Made to Stick
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Made to Stick : Why Some Ideas Take Hold and Others Come Unstuck

3.96 (45,860 ratings by Goodreads)
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Description

What is that makes urban myths so persistent but many everyday truths so eminently forgettable? How do newspapers set about ensuring that their headlines make you want to read on? And why do we remember complicated stories but not complicated facts? In the course of over ten years of study, Chip and Dan Heath have established what it is that determines whether particular ideas or stories stick in our minds or not, and "Made to Stick" is the fascinating outcome of their painstaking research.Packed full of case histories and thought-provoking anecdotes, it shows, among other things, how one Australian scientist convinced the world he'd discovered the cause of stomach ulcers by drinking a glass filled with bacteria, how a gifted sports reporter got people to watch a football match by showing them the outside of the stadium, and how high-concept pitches such as 'Jaws on a spaceship' ("Alien") and 'Die Hard on a bus' ("Speed") convince movie executives to invest vast sums of money in a project on the basis of almost no information. Entertaining and informative by turns, this is a fascinating and multi-faceted account of a key area of human behaviour.At the same time, by showing how we can all use such cleverly devised strategies as the 'Velcro Theory of Memory' and 'curiosity gaps', it offers superbly practical insights, setting out principles we all can adopt to make sure that we get our ideas across effectively.show more

Product details

  • Paperback | 336 pages
  • 130 x 196 x 24mm | 240g
  • Cornerstone
  • ARROW BOOKS LTD
  • London, United Kingdom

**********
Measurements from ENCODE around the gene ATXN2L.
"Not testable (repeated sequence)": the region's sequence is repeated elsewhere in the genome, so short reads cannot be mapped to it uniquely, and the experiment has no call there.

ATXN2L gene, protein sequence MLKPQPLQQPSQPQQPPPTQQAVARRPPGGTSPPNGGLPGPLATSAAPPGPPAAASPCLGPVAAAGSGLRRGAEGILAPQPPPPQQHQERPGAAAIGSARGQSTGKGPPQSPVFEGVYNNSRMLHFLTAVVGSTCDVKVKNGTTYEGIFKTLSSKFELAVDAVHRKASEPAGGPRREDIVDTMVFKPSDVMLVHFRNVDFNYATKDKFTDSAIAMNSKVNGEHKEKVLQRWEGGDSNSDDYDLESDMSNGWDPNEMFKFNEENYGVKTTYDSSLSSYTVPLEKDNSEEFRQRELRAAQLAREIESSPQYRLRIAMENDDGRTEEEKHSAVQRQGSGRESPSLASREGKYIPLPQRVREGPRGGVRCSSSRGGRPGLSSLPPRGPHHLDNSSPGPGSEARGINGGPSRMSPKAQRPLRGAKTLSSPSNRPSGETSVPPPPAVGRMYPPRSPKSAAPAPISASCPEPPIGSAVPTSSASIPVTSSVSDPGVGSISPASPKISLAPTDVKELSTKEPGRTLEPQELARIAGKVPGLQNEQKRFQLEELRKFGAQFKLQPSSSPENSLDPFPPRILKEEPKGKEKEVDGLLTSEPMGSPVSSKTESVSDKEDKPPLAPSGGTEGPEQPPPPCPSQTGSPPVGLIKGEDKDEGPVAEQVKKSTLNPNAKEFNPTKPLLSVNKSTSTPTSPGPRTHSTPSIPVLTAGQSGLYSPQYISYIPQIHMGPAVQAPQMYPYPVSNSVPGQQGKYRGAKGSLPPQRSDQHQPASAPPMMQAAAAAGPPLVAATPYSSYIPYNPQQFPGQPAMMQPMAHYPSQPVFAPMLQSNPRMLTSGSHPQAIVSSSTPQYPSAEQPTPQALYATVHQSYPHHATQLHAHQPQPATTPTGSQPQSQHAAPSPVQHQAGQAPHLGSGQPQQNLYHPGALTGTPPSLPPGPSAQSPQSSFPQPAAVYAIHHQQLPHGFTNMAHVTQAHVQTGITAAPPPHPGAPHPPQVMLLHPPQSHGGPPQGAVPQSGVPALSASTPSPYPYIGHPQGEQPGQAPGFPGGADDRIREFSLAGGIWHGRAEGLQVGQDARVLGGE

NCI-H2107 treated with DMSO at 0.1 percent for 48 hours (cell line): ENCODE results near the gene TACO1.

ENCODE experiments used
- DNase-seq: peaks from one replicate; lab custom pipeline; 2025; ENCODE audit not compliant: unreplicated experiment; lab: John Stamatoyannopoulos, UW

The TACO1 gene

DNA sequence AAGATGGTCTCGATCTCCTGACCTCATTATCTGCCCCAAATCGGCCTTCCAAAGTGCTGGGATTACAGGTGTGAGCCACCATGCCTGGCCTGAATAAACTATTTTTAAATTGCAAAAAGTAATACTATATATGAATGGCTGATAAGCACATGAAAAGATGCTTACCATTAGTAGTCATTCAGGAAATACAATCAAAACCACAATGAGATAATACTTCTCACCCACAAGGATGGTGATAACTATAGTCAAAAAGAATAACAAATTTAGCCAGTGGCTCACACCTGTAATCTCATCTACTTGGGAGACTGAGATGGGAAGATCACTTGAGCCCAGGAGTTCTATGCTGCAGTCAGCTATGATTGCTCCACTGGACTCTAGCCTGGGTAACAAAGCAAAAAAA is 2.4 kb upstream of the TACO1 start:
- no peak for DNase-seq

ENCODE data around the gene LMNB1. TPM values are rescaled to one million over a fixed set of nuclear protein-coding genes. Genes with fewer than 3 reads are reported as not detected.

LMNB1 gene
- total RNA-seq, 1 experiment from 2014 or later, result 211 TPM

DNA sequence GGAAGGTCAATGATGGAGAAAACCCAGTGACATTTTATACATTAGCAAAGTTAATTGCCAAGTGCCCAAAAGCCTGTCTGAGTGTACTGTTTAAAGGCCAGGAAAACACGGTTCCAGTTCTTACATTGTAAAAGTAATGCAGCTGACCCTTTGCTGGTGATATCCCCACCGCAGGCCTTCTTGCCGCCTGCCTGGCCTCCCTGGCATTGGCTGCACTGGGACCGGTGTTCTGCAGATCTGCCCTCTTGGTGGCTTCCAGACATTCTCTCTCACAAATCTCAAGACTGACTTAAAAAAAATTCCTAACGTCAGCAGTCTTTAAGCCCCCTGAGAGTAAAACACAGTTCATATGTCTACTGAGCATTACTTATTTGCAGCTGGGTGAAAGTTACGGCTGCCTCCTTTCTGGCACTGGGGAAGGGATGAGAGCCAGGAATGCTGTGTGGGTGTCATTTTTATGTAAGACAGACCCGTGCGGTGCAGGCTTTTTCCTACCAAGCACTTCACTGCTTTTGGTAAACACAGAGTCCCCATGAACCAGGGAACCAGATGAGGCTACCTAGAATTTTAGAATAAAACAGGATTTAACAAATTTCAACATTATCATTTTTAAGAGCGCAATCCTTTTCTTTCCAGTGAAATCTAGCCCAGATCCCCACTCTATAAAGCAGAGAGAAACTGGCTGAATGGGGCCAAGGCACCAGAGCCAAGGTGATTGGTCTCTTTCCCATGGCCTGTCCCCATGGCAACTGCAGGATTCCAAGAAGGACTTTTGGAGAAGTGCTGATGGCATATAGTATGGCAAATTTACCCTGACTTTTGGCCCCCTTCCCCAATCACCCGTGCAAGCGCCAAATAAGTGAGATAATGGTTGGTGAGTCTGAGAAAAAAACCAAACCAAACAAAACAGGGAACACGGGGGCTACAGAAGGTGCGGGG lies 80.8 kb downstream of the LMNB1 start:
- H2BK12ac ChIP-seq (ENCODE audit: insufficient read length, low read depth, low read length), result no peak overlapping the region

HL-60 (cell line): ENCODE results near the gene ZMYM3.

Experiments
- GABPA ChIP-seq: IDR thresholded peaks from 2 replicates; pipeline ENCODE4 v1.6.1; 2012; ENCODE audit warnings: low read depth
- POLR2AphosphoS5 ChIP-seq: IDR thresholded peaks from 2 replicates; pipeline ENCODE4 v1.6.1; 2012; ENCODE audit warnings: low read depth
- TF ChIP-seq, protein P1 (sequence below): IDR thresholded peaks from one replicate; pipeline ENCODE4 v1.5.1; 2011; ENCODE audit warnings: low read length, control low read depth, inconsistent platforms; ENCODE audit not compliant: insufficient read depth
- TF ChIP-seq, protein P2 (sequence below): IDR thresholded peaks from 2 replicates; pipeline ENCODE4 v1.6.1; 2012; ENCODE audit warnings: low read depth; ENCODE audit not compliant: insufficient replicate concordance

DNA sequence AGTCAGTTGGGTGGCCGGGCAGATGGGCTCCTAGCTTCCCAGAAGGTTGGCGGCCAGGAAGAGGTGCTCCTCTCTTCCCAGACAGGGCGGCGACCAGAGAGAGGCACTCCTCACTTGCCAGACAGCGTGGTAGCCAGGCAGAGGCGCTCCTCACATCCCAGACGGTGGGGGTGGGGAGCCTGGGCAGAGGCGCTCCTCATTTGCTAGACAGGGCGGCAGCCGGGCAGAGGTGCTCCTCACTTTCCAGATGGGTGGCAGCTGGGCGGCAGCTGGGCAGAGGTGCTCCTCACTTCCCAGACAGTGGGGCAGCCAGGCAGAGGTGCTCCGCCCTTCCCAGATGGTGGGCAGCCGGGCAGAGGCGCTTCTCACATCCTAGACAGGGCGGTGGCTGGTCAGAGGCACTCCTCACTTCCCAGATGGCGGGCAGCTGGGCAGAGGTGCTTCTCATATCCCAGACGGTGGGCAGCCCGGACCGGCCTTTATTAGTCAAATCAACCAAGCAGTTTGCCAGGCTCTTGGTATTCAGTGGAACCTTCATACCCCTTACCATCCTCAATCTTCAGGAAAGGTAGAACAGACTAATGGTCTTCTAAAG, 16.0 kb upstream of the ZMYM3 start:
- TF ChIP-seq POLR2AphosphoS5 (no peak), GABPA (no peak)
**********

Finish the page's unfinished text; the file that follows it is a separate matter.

• English
  • New and expand. ed.
  • 009950569X
  • 9780099505693
  • 98,013

Review quote

"Their analysis is peppered with memorable stories, images and facts ... This book is a gift to anyone who needs to get a message across and make it stick" New Statesman "This is great for anyone planning a speech or trying to get their message across at work" Psychologies "The Heaths push beyond what sounds like it should work and explain why it actually does" Time Magazine "... an entertaining, practical guide to effective communication." Publishers Weekly "Smart, lively ... such fun to read" Saturday Guardianshow more

About Dan Heath

Chip Heath is a Professor of Organizational Behavior in the Graduate School of Business at Stanford University. His research examines why certain ideas - ranging from urban legends to folk medical cures, from Chicken Soup for the Soul stories to business strategy myths - survive and prosper in the social marketplace of ideas. His research has appeared in a variety of academic journals, and popular accounts of his research have appeared in Scientific American, the Financial Times, the Washington Post, BusinessWeek, Psychology Today, and Vanity Fair. He lives in Los Gatos, California. Dan Heath is a consultant at Duke Corporate Education, one of the world's top providers of executive education. Prior to joining Duke, he was a researcher at Harvard Business School, writing 10 cases on entrepreneurship that are used in business school programmes. Heath is also the co-founder of Thinkwell, a publishing company dedicated to creating high-quality, multimedia university textbooks. Dan has an MBA from Harvard Business School. He lives in Raleigh, North Carolina.show more

Back cover copy

'Criminal gangs are drugging people and then stealing their kidneys' - widely repeated urban myth 'The recommended daily allowance of iron for an adult is 14mg' - widely forgotten scientific fact In Made to Stick Chip and Dan Heath take the lid off one of the great mysteries of life: why it is that we have no difficulty at all in remembering the details of, say, a bogus scare story, and yet often struggle to recall information that may be vital to us. Isolating the six factors that make ideas 'sticky', they reveal, through compelling analysis and entertaining anecdotes, precisely how our minds absorb information - and what we can all do to make sure our own ideas register with others. 'This book is a gift to anyone who needs to get a message across and make it stick' - New Statesmanshow more

Review Text

"... an entertaining, practical guide to effective communication."show more

Rating details

45,860 ratings
3.96 out of 5 stars
5 34% (15,724)
4 38% (17,275)
3 21% (9,466)
2 5% (2,234)
1 3% (1,161)
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